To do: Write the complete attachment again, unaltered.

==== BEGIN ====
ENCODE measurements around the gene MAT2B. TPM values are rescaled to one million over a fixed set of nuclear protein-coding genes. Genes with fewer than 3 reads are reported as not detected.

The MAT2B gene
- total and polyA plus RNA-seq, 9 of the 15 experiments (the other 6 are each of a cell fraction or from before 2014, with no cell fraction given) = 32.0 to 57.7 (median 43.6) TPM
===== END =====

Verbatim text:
ENCODE measurements around the gene MAT2B. TPM values are rescaled to one million over a fixed set of nuclear protein-coding genes. Genes with fewer than 3 reads are reported as not detected.

The MAT2B gene
- total and polyA plus RNA-seq, 9 of the 15 experiments (the other 6 are each of a cell fraction or from before 2014, with no cell fraction given) = 32.0 to 57.7 (median 43.6) TPM